Taiwan party defends film about Uighur activist
TAIPEI, Taiwan (AP) - Taiwan's pro-independence opposition on Friday defended the island's right to screen a documentary about an exiled Uighur activist accused by Beijing of inciting recent ethnic violence in China's west.
The municipal government of Kaohsiung - Taiwan's second largest city - plans to screen "The 10 Conditions of Love" about U.S.-based World Uyghur Congress leader Rebiya Kadeer at a film festival next month.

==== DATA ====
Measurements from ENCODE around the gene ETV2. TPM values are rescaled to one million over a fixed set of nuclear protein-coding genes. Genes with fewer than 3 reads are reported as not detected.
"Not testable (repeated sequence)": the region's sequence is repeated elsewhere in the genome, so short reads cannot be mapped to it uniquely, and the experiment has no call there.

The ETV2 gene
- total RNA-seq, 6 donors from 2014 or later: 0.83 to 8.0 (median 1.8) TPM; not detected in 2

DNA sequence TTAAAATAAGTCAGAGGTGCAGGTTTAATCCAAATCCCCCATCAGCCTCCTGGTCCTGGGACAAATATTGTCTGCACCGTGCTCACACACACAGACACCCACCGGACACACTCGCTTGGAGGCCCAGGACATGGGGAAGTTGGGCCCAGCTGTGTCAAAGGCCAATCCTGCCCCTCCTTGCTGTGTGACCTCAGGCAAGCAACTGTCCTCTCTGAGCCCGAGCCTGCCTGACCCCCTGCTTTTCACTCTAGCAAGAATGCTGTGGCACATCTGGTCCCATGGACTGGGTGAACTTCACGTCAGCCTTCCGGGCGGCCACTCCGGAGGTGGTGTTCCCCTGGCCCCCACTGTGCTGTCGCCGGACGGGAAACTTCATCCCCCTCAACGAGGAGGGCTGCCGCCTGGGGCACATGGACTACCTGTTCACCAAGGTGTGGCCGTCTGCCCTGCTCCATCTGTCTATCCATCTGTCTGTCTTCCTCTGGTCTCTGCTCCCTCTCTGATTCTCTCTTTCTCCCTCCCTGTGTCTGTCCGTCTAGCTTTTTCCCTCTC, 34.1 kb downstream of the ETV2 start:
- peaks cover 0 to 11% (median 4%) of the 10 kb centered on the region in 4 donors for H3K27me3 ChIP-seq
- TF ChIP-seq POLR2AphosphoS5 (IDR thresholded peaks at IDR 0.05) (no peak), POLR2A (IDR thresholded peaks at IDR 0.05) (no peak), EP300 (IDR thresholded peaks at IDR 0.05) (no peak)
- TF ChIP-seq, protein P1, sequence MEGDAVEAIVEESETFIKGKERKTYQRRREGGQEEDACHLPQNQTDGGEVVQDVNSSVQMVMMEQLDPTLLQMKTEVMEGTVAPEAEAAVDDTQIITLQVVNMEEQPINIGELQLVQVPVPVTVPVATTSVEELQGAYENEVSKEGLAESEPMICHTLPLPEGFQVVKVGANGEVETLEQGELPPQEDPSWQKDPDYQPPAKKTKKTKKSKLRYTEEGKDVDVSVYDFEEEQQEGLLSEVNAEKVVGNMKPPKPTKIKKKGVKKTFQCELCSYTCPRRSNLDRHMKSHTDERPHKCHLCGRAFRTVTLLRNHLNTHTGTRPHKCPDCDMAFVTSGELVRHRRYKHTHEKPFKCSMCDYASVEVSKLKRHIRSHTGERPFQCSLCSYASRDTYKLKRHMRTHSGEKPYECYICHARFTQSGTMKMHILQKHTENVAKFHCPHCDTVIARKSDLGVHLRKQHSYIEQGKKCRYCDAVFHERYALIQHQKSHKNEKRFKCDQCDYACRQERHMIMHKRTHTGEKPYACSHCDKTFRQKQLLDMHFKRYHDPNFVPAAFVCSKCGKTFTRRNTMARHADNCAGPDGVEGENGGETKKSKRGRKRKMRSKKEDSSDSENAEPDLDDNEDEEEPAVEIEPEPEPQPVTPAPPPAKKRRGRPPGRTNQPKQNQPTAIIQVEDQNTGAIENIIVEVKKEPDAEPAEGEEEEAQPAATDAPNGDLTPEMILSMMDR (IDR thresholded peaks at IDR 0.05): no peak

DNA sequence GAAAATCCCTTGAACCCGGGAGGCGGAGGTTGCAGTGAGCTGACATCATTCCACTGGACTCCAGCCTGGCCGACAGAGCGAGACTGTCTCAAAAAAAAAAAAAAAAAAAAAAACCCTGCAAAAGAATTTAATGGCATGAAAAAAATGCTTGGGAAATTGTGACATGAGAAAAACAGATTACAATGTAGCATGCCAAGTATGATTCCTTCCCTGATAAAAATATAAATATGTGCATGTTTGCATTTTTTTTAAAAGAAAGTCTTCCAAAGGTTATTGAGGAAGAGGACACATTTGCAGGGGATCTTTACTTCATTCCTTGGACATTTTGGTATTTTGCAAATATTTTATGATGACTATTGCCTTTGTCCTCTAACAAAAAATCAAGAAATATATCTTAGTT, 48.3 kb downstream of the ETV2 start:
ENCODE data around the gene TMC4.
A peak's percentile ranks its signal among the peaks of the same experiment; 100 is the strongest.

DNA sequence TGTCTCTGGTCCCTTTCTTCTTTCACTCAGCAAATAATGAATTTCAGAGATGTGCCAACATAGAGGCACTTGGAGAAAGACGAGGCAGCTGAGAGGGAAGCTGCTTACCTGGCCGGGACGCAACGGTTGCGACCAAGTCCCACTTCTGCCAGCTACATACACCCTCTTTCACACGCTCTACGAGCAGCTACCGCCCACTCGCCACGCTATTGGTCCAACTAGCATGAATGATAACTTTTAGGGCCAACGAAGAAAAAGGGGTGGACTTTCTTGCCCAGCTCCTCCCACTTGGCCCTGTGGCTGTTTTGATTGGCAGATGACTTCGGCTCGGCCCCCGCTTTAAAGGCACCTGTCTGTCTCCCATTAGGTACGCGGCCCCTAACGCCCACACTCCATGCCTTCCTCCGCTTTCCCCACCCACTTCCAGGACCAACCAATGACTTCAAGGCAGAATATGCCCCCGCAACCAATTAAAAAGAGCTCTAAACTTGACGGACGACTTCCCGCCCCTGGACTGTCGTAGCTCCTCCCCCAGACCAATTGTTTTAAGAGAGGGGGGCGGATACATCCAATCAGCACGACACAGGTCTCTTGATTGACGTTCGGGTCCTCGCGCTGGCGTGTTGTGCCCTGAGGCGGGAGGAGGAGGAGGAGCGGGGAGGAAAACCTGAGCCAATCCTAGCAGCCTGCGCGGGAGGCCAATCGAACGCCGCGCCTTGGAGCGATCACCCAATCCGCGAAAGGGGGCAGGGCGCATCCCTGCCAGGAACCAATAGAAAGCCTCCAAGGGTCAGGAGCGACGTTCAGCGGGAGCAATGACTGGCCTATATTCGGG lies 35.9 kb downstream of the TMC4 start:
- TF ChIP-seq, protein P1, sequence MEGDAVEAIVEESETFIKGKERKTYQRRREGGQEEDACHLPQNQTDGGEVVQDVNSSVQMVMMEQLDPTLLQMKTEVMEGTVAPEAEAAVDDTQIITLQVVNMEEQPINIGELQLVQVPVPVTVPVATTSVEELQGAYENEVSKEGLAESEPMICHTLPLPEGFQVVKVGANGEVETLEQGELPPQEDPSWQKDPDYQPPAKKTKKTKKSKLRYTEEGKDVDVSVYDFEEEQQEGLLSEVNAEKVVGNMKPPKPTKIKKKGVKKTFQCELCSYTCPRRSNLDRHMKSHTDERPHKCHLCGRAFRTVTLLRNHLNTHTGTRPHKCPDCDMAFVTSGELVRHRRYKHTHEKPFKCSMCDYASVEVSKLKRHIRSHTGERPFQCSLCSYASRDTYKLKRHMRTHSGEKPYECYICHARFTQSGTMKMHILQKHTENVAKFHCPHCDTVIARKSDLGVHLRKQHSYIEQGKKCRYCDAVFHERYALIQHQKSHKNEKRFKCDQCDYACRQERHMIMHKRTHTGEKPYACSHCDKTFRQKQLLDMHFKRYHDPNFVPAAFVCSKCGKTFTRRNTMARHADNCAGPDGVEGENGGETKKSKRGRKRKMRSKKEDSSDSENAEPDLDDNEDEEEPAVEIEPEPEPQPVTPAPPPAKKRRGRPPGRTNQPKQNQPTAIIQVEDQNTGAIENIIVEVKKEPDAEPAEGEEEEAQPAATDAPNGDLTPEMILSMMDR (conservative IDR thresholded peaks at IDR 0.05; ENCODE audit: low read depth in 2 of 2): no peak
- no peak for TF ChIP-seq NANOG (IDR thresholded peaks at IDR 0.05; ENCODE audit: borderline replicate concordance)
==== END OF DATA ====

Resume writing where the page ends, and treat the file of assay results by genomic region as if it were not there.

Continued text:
Beijing protested to the Australian government last month when Kadeer attended a festival in Melbourne that screened the film. Kadeer has strongly denied Chinese accusations that she was behind the ethnic violence in July in the western Xinjiang region that left nearly 200 people dead.
The Democratic Progressive Party made the call after hotel owners in Kaohsiung claimed that Chinese tourists have deliberately avoided their city when touring Taiwan, apparently because of the city's plan.